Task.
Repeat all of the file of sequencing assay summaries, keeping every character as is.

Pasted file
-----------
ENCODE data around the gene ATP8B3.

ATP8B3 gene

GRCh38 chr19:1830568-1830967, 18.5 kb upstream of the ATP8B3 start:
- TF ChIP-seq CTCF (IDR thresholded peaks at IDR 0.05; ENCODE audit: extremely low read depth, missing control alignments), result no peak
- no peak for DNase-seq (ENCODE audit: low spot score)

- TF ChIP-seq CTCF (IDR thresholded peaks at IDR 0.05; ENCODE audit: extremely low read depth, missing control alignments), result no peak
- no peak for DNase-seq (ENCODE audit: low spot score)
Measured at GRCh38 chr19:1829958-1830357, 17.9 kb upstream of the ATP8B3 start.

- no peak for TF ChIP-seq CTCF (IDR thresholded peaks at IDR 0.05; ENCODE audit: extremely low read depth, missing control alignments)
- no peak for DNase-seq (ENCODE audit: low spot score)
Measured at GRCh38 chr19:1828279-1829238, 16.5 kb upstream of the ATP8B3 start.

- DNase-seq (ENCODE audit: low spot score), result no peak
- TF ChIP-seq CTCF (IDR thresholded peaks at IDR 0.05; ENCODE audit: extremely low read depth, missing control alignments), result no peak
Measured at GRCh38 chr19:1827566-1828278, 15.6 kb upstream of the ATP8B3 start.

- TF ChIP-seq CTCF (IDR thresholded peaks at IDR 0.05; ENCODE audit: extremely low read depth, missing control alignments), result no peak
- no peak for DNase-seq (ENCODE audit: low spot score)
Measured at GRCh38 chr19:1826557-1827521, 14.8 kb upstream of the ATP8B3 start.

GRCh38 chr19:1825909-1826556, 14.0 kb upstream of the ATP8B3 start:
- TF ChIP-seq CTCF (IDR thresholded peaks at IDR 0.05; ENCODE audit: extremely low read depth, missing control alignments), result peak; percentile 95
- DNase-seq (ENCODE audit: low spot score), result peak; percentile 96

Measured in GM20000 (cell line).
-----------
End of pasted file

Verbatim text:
ENCODE data around the gene ATP8B3.

ATP8B3 gene

GRCh38 chr19:1830568-1830967, 18.5 kb upstream of the ATP8B3 start:
- TF ChIP-seq CTCF (IDR thresholded peaks at IDR 0.05; ENCODE audit: extremely low read depth, missing control alignments), result no peak
- no peak for DNase-seq (ENCODE audit: low spot score)

- TF ChIP-seq CTCF (IDR thresholded peaks at IDR 0.05; ENCODE audit: extremely low read depth, missing control alignments), result no peak
- no peak for DNase-seq (ENCODE audit: low spot score)
Measured at GRCh38 chr19:1829958-1830357, 17.9 kb upstream of the ATP8B3 start.

- no peak for TF ChIP-seq CTCF (IDR thresholded peaks at IDR 0.05; ENCODE audit: extremely low read depth, missing control alignments)
- no peak for DNase-seq (ENCODE audit: low spot score)
Measured at GRCh38 chr19:1828279-1829238, 16.5 kb upstream of the ATP8B3 start.

- DNase-seq (ENCODE audit: low spot score), result no peak
- TF ChIP-seq CTCF (IDR thresholded peaks at IDR 0.05; ENCODE audit: extremely low read depth, missing control alignments), result no peak
Measured at GRCh38 chr19:1827566-1828278, 15.6 kb upstream of the ATP8B3 start.

- TF ChIP-seq CTCF (IDR thresholded peaks at IDR 0.05; ENCODE audit: extremely low read depth, missing control alignments), result no peak
- no peak for DNase-seq (ENCODE audit: low spot score)
Measured at GRCh38 chr19:1826557-1827521, 14.8 kb upstream of the ATP8B3 start.

GRCh38 chr19:1825909-1826556, 14.0 kb upstream of the ATP8B3 start:
- TF ChIP-seq CTCF (IDR thresholded peaks at IDR 0.05; ENCODE audit: extremely low read depth, missing control alignments), result peak; percentile 95
- DNase-seq (ENCODE audit: low spot score), result peak; percentile 96

Measured in GM20000 (cell line).